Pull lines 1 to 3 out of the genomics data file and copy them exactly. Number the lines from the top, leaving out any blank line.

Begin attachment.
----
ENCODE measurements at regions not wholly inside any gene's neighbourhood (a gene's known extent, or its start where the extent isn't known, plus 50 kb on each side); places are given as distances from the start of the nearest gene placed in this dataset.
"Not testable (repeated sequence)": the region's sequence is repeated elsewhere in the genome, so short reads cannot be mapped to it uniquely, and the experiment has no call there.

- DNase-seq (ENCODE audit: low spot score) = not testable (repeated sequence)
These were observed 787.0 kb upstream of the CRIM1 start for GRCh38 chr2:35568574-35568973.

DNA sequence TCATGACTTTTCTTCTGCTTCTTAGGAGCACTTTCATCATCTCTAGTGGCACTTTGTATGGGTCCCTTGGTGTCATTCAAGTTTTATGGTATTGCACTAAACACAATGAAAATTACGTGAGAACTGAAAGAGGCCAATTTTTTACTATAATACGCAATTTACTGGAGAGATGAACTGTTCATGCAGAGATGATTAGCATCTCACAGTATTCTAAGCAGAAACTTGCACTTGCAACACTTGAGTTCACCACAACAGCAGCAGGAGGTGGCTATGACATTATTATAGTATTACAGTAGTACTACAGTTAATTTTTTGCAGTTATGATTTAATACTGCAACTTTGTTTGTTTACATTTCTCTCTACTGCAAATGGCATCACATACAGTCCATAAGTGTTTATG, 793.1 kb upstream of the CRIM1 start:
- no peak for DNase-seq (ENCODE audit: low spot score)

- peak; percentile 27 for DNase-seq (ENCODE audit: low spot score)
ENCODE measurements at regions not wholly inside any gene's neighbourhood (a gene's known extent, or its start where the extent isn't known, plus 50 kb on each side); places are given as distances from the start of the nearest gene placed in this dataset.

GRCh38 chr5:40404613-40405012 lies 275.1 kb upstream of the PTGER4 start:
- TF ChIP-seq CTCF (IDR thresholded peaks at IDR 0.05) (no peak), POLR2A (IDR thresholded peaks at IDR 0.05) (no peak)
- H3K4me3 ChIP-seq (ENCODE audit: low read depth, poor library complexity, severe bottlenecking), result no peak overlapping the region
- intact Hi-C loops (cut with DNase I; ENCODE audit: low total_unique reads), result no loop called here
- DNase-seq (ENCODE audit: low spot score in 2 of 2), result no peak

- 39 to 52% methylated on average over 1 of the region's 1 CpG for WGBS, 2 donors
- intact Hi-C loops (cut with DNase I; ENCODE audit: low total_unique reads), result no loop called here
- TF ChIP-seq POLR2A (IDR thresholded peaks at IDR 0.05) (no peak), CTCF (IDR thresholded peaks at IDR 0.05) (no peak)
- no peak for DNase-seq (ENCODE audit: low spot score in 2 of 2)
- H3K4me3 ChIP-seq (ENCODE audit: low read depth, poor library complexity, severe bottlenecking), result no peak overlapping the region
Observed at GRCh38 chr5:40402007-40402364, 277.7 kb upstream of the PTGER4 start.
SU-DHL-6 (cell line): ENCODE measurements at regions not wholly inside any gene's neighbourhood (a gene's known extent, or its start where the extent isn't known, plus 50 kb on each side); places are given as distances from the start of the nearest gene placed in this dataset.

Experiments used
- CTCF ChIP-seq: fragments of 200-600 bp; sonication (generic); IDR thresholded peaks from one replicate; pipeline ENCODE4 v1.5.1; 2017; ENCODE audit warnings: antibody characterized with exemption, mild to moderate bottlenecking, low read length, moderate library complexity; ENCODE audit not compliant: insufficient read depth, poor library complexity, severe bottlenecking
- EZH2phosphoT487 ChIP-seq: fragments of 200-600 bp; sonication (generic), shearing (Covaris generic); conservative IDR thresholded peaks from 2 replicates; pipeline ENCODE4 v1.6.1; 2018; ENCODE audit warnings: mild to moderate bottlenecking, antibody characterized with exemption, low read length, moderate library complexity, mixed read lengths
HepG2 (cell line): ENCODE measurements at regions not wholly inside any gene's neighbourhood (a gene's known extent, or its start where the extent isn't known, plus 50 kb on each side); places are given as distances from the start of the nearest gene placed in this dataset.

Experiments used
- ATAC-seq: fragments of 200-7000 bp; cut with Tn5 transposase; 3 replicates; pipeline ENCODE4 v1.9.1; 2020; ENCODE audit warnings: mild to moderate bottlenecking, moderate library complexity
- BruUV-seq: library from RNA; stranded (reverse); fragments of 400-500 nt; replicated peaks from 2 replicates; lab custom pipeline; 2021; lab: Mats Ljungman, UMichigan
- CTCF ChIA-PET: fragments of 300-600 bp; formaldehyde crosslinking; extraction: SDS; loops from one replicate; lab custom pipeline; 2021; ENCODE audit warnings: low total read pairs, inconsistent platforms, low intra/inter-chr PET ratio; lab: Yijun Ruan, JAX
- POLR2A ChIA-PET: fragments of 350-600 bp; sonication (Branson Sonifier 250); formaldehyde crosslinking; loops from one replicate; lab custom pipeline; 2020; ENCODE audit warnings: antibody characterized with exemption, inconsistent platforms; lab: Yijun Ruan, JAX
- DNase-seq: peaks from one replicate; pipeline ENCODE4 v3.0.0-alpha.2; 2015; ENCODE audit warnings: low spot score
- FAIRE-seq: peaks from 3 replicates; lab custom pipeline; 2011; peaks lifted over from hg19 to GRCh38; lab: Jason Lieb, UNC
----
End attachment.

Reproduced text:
ENCODE measurements at regions not wholly inside any gene's neighbourhood (a gene's known extent, or its start where the extent isn't known, plus 50 kb on each side); places are given as distances from the start of the nearest gene placed in this dataset.
"Not testable (repeated sequence)": the region's sequence is repeated elsewhere in the genome, so short reads cannot be mapped to it uniquely, and the experiment has no call there.

- DNase-seq (ENCODE audit: low spot score) = not testable (repeated sequence)